The first time I lied to my parents about my blood sugar is still a crystal clear memory for me. I was twelve years old and participating in a swim meet at our local beach club. My mom yelled across the pool, “Lauren, it’s time for you to check!” I groaned and dragged my feet as I made my way over to my back pack in my usual cubby. I took out my meter, looked around, and then did something new: I put it right back. I paused a moment, then yelled across the pool to my mom: “I’m 121!” She gave me a thumbs up and a smile and went back to helping time the races.
I didn’t know it at the time, but that would be the beginning of a near seven year struggle for me with diabetes burn out. Now that I’m on the other side of it, I can share my feelings about what I did what I did and why I did it for so long.
1. I needed a break
The reason I lied the first time at my swim meet was so very simple. I was just plain sick of checking my blood sugar. I thought, what’s the harm in skipping?. The reward is I can pretend diabetes isn’t there.
I started off as just lying about my blood sugars, then it turned into lying about giving myself insulin, there was even a phase when I would take my pump off for periods of time without taking any injections. I realized even then that my behavior was destructive, but I cannot tell you how nice it was to just eat a meal without the bru-ha-ha of doing so with diabetes. The freedom of being able to just not deal with diabetes is incredibly liberating and, unfortunately, severely addictive. One might argue that feeling terrible all the time isn’t worth the freedom of not having to do all those tedious tasks, and I can agree with you now, but back then, it was worth it for me.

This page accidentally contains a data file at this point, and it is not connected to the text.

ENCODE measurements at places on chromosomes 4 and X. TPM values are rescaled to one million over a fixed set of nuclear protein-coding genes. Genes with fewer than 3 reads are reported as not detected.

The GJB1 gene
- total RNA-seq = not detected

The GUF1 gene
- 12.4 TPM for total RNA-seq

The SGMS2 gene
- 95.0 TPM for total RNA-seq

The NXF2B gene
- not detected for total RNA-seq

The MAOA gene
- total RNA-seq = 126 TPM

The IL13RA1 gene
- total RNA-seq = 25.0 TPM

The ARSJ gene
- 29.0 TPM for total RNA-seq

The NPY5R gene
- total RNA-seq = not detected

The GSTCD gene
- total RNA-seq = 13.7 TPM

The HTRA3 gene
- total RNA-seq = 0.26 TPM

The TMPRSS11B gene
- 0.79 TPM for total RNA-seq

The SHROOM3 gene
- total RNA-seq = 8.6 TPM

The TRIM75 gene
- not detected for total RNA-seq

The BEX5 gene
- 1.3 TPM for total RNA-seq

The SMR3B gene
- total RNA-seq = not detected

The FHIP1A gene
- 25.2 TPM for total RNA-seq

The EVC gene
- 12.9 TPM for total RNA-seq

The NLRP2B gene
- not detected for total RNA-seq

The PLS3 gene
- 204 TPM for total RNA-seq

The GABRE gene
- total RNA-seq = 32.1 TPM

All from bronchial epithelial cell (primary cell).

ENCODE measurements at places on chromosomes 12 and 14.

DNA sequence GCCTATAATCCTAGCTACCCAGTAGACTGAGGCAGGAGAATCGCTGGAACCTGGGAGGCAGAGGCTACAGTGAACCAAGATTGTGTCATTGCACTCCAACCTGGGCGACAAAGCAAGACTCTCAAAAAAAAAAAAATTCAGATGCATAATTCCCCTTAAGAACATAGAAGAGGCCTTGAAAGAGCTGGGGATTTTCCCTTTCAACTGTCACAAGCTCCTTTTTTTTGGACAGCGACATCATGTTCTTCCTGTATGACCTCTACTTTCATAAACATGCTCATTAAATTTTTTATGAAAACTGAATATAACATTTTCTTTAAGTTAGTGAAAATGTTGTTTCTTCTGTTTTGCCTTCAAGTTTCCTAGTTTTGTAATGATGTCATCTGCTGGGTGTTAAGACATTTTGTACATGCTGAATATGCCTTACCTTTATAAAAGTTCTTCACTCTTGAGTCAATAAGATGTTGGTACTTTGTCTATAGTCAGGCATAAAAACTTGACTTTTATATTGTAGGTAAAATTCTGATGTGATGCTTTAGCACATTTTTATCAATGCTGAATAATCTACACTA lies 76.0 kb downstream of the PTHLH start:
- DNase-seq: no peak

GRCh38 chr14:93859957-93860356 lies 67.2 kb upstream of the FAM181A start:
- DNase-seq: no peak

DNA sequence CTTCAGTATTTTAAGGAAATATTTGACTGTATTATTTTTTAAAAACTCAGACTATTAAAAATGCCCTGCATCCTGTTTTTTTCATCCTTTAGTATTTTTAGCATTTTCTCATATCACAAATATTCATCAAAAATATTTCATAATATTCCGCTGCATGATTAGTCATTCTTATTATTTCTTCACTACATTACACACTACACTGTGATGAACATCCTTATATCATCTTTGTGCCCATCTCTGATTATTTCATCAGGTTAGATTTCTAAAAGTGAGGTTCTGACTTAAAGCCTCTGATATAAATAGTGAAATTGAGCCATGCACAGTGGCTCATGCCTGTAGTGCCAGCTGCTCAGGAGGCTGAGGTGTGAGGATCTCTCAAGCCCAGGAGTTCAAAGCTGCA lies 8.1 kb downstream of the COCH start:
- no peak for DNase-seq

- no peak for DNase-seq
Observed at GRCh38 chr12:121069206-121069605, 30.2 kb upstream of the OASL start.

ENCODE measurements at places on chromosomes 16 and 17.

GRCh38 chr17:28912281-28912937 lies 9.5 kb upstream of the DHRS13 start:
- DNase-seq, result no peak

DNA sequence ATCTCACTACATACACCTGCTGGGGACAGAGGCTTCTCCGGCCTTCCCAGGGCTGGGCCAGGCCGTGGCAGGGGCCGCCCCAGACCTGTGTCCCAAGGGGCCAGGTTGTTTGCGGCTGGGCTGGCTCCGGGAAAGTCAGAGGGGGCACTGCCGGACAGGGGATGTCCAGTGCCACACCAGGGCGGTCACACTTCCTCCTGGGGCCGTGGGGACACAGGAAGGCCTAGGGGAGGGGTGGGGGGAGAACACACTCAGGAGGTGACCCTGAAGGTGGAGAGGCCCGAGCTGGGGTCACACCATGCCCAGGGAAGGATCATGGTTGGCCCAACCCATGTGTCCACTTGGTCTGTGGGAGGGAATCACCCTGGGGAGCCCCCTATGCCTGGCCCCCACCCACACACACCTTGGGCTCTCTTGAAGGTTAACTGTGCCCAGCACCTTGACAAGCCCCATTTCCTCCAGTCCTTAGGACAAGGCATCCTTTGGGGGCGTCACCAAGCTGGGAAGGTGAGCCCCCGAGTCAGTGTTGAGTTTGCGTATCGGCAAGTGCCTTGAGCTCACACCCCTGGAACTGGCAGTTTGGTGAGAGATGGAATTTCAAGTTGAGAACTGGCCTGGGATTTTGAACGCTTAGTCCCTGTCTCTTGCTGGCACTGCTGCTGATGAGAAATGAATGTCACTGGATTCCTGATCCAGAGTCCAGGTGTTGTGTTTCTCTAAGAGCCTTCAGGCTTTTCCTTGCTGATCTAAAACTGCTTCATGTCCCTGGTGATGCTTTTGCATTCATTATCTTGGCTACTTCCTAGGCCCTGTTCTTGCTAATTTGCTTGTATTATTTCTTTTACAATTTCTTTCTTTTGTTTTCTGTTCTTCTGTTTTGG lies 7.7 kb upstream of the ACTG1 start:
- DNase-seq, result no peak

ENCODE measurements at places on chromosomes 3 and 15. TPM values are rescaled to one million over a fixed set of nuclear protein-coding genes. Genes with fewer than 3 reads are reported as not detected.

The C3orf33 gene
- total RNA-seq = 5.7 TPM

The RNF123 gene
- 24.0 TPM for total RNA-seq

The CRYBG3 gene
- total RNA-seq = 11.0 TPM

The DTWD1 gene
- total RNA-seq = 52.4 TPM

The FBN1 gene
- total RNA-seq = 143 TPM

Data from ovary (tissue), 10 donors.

2. It was all just too much
Being a teenager was already pretty terrible. The hormones, the drama, all of it was insane. Now, add a relentless, chronic illness to the mix. In my mind, ignoring diabetes to focus on the millions of other issues that I had was important. I knew how to take care of my diabetes, I just chose to ignore it and worry about other things.
3. I tried to stop myself
When I was a junior in high school, I realized something: ignoring my diabetes care was impacting my grades, and with bad grades, I would not go to college. I’ll never forget when I went to my high school guidance counselors meeting at the beginning of junior year. She told me that I was in the bottom 50% of my class and that she was shocked.
“Lauren, you have always been in accelerated classes, your teachers know you are smart… so why aren’t you applying yourself?”
It wasn’t that I didn’t want to try, but having constantly high blood sugars was debilitating. High blood sugar completely wiped away my ability to focus in class, and by the time I was home and had to study and do homework, I was so tired that I would fall asleep long before my homework was done.
After that meeting with my guidance counselor, I vowed to myself that I would wake up the next morning, check my blood at least six times that day and remember to bolus for everything I ate. But it didn’t happen. There were countless times when I wanted to wake up the next morning and try harder – but I just couldn’t.
4. I was not trying to kill myself or cause harm to my body
During the time I was burnt out, I was simply that: burnt out. I was not trying to physically hurt myself. I just couldn’t mentally bear diabetes management anymore. I never wanted to die and I never wished my life away. It is important to point that out because if I did feel any of those things, this would be a different story. I knew I was going to be okay one day. I really did. I just was not ready to be okay then.
Today, as working adult, I understand why I have to give diabetes some of my time. I know that while I’d love to just ignore it all, putting on a new sensor and regularly calibrating it betters my life. I know that when I pause to count my carbs, figure out my insulin requirement and take it, I’m actually winning over diabetes. I learned all this from seeing the other side.
I hope I never burn out again. I know if I start to, this time, as an adult, I’ll tell someone I need help. In other words, I’m very thankful for my now developed frontal lobe. It’s a great diabetes tool.